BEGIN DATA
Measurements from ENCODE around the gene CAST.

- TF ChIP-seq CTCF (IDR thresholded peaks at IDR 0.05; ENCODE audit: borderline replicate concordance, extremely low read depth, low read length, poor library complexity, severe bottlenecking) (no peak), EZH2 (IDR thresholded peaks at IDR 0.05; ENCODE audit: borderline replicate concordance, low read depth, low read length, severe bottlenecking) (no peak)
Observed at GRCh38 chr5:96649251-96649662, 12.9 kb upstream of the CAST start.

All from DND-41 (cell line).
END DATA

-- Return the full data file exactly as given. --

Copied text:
Measurements from ENCODE around the gene CAST.

- TF ChIP-seq CTCF (IDR thresholded peaks at IDR 0.05; ENCODE audit: borderline replicate concordance, extremely low read depth, low read length, poor library complexity, severe bottlenecking) (no peak), EZH2 (IDR thresholded peaks at IDR 0.05; ENCODE audit: borderline replicate concordance, low read depth, low read length, severe bottlenecking) (no peak)
Observed at GRCh38 chr5:96649251-96649662, 12.9 kb upstream of the CAST start.

All from DND-41 (cell line).